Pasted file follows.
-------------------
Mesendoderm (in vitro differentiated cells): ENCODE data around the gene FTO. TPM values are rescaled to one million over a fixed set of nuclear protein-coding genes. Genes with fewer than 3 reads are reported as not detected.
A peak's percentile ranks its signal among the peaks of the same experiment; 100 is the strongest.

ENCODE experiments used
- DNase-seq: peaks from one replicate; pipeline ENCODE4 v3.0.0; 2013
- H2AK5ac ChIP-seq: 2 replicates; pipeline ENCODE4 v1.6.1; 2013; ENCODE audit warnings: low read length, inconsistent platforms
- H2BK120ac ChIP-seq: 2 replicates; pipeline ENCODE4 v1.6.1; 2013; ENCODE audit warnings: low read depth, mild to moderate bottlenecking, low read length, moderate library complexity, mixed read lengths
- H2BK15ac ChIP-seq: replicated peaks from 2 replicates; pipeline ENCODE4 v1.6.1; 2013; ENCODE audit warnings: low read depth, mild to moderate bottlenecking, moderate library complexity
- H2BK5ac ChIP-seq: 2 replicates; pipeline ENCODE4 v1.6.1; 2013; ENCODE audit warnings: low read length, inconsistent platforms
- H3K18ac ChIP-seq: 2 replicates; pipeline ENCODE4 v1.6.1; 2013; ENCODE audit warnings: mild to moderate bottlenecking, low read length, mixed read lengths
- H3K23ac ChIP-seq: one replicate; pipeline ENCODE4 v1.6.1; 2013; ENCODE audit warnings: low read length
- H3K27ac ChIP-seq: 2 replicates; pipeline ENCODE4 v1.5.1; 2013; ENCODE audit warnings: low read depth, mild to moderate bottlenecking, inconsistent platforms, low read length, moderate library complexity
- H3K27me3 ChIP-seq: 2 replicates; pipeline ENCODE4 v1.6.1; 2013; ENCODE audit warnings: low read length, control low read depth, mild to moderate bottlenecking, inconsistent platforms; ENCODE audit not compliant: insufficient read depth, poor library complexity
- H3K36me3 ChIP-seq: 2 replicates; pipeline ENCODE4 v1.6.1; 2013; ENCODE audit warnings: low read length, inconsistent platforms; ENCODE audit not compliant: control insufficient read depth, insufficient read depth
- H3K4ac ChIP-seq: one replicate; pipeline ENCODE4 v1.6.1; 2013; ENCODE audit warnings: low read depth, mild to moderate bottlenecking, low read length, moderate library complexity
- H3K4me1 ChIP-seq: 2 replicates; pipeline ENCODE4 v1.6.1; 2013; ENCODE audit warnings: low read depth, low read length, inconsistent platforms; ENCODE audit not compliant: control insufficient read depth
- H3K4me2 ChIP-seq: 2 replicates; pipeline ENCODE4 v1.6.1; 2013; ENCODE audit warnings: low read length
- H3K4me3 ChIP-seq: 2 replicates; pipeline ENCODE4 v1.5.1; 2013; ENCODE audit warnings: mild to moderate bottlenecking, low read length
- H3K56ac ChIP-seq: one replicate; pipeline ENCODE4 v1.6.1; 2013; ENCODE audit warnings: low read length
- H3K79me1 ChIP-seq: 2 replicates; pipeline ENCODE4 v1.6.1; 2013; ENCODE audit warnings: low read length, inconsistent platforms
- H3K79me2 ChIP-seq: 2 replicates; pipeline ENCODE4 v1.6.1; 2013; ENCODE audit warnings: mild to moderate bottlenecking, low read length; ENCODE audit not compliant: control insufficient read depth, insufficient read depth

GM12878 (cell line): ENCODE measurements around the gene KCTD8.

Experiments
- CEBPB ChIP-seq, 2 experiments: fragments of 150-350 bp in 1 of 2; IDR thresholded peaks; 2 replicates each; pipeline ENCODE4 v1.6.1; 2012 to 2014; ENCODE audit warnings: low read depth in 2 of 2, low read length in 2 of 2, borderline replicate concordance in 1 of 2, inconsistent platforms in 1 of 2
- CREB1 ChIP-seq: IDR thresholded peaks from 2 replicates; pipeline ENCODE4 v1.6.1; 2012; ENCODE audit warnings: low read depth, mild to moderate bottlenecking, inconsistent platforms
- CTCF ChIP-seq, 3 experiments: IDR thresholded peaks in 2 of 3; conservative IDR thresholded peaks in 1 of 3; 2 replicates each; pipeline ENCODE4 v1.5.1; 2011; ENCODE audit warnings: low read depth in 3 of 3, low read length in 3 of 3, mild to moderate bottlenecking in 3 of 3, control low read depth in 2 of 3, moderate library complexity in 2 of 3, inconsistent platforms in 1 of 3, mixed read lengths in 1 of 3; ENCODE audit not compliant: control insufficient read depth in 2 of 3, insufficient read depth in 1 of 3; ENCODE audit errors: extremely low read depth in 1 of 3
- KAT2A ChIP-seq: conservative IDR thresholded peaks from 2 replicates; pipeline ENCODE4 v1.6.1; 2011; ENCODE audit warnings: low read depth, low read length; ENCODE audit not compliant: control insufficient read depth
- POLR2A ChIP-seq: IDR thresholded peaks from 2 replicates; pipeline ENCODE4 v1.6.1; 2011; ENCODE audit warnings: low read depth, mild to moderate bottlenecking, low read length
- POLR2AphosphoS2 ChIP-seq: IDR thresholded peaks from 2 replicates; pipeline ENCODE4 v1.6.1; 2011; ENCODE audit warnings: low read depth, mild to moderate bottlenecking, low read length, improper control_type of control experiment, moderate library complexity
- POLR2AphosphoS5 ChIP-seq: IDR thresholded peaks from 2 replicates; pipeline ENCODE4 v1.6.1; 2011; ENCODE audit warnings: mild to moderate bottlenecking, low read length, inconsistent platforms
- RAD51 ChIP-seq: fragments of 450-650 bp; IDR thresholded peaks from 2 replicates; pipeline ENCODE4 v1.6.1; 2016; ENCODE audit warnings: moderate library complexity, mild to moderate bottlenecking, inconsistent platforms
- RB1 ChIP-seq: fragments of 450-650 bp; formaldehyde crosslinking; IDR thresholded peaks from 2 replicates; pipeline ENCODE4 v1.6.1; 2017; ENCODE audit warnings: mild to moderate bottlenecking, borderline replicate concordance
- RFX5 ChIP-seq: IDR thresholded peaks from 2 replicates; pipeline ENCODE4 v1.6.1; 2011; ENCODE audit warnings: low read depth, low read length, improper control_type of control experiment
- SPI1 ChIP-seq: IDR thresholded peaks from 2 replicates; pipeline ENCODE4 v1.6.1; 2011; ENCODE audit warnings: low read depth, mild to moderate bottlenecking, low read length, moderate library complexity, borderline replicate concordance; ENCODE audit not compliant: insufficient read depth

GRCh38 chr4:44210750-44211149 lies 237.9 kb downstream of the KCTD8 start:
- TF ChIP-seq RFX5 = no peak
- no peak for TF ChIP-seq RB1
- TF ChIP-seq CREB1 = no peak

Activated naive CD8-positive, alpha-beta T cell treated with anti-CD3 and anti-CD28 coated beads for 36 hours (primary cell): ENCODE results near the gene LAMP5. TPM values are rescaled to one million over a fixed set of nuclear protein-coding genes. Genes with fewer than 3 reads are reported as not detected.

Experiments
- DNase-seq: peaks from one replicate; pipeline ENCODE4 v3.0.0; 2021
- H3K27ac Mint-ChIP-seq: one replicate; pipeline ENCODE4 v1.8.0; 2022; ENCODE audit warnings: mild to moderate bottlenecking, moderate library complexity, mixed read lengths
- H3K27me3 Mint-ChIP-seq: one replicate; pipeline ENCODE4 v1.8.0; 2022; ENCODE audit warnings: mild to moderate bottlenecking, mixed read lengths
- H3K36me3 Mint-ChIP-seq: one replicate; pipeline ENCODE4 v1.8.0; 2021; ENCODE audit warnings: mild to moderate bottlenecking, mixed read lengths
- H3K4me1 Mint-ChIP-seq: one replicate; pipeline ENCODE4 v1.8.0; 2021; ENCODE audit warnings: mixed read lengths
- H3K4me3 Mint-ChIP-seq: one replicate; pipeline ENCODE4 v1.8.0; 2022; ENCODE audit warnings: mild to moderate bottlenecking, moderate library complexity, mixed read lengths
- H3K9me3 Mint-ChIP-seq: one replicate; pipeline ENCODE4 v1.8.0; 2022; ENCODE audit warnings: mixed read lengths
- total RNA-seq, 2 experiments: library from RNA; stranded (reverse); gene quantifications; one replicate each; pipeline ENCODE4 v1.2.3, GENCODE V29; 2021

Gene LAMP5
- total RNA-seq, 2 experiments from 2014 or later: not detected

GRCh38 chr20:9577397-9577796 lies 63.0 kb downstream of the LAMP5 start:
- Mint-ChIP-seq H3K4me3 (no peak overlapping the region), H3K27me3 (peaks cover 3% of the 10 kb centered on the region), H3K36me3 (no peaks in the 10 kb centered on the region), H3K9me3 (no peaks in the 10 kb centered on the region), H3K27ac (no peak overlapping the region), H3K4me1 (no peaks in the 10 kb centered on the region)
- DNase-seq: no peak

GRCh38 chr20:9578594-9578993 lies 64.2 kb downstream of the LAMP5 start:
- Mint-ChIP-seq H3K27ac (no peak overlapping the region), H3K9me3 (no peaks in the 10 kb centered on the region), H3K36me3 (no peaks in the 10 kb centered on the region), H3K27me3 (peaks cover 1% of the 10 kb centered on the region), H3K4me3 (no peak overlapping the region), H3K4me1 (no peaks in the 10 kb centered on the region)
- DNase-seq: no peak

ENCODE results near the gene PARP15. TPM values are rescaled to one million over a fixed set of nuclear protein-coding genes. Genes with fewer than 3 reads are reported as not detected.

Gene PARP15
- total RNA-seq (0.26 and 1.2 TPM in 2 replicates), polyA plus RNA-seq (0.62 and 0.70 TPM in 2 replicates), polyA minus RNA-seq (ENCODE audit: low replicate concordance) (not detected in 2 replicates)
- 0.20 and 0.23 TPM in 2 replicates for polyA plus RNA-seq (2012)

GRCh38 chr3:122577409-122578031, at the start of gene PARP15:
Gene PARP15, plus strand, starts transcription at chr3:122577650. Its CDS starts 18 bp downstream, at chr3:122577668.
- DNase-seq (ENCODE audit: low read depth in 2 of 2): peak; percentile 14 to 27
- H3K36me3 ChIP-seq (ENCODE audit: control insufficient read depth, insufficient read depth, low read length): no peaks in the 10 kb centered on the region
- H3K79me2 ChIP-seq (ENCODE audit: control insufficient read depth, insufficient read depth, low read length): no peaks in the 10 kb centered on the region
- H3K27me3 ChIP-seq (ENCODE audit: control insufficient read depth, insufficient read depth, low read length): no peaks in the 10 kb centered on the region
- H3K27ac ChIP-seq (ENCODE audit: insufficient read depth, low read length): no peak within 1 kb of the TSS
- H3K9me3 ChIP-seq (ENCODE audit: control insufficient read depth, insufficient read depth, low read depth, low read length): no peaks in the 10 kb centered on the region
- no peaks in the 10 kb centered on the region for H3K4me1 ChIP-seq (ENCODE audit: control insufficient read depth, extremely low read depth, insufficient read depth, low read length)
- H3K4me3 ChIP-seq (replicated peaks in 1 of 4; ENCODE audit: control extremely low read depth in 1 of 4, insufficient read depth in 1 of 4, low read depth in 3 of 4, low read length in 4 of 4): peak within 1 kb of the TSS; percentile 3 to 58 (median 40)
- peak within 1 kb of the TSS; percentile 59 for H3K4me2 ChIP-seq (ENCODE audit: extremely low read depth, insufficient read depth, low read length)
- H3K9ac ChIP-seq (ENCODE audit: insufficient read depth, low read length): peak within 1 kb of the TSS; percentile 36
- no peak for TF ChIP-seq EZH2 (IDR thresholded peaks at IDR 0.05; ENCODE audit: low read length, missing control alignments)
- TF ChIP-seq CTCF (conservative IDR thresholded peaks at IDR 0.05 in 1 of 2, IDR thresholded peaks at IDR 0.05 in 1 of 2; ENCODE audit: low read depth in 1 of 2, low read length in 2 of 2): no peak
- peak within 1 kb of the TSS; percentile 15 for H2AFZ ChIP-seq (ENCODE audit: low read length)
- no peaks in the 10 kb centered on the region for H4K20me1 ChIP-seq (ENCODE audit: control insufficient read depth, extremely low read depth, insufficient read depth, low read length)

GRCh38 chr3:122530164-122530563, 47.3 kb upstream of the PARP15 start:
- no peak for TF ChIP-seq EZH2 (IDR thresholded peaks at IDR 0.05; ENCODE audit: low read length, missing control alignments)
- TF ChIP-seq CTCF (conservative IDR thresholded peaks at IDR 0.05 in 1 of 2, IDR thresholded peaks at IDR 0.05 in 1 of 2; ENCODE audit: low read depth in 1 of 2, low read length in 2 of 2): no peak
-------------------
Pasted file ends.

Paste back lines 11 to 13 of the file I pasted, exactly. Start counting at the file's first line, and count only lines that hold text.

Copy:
- H3K27ac ChIP-seq: 2 replicates; pipeline ENCODE4 v1.5.1; 2013; ENCODE audit warnings: low read depth, mild to moderate bottlenecking, inconsistent platforms, low read length, moderate library complexity
- H3K27me3 ChIP-seq: 2 replicates; pipeline ENCODE4 v1.6.1; 2013; ENCODE audit warnings: low read length, control low read depth, mild to moderate bottlenecking, inconsistent platforms; ENCODE audit not compliant: insufficient read depth, poor library complexity
- H3K36me3 ChIP-seq: 2 replicates; pipeline ENCODE4 v1.6.1; 2013; ENCODE audit warnings: low read length, inconsistent platforms; ENCODE audit not compliant: control insufficient read depth, insufficient read depth